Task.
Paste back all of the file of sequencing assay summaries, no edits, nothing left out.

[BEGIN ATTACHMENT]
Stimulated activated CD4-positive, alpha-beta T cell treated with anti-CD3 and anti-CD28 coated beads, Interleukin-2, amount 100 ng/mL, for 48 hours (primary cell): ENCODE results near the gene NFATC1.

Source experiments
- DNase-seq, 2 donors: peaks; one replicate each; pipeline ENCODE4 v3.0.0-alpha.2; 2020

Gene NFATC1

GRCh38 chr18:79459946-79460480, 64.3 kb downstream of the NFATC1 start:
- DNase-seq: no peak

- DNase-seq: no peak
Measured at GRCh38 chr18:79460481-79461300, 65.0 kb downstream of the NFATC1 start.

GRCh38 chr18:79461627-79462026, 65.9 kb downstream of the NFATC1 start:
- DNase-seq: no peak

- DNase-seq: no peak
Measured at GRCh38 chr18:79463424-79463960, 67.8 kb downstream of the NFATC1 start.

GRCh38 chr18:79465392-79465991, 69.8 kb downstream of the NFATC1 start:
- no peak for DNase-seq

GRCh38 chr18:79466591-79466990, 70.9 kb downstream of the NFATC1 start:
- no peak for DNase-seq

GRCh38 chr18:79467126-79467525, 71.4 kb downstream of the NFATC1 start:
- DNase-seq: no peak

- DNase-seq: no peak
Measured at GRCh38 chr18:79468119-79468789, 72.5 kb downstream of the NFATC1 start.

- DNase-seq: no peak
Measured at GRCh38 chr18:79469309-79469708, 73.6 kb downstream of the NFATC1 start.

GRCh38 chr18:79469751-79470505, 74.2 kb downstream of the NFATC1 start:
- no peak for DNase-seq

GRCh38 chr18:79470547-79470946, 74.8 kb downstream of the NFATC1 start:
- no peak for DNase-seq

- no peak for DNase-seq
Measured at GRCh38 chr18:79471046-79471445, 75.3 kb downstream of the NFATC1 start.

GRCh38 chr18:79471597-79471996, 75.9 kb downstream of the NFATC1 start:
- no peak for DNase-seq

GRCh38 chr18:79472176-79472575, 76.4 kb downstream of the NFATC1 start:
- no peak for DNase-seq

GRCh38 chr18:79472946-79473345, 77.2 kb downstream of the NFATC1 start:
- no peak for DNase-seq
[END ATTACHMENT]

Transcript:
Stimulated activated CD4-positive, alpha-beta T cell treated with anti-CD3 and anti-CD28 coated beads, Interleukin-2, amount 100 ng/mL, for 48 hours (primary cell): ENCODE results near the gene NFATC1.

Source experiments
- DNase-seq, 2 donors: peaks; one replicate each; pipeline ENCODE4 v3.0.0-alpha.2; 2020

Gene NFATC1

GRCh38 chr18:79459946-79460480, 64.3 kb downstream of the NFATC1 start:
- DNase-seq: no peak

- DNase-seq: no peak
Measured at GRCh38 chr18:79460481-79461300, 65.0 kb downstream of the NFATC1 start.

GRCh38 chr18:79461627-79462026, 65.9 kb downstream of the NFATC1 start:
- DNase-seq: no peak

- DNase-seq: no peak
Measured at GRCh38 chr18:79463424-79463960, 67.8 kb downstream of the NFATC1 start.

GRCh38 chr18:79465392-79465991, 69.8 kb downstream of the NFATC1 start:
- no peak for DNase-seq

GRCh38 chr18:79466591-79466990, 70.9 kb downstream of the NFATC1 start:
- no peak for DNase-seq

GRCh38 chr18:79467126-79467525, 71.4 kb downstream of the NFATC1 start:
- DNase-seq: no peak

- DNase-seq: no peak
Measured at GRCh38 chr18:79468119-79468789, 72.5 kb downstream of the NFATC1 start.

- DNase-seq: no peak
Measured at GRCh38 chr18:79469309-79469708, 73.6 kb downstream of the NFATC1 start.

GRCh38 chr18:79469751-79470505, 74.2 kb downstream of the NFATC1 start:
- no peak for DNase-seq

GRCh38 chr18:79470547-79470946, 74.8 kb downstream of the NFATC1 start:
- no peak for DNase-seq

- no peak for DNase-seq
Measured at GRCh38 chr18:79471046-79471445, 75.3 kb downstream of the NFATC1 start.

GRCh38 chr18:79471597-79471996, 75.9 kb downstream of the NFATC1 start:
- no peak for DNase-seq

GRCh38 chr18:79472176-79472575, 76.4 kb downstream of the NFATC1 start:
- no peak for DNase-seq

GRCh38 chr18:79472946-79473345, 77.2 kb downstream of the NFATC1 start:
- no peak for DNase-seq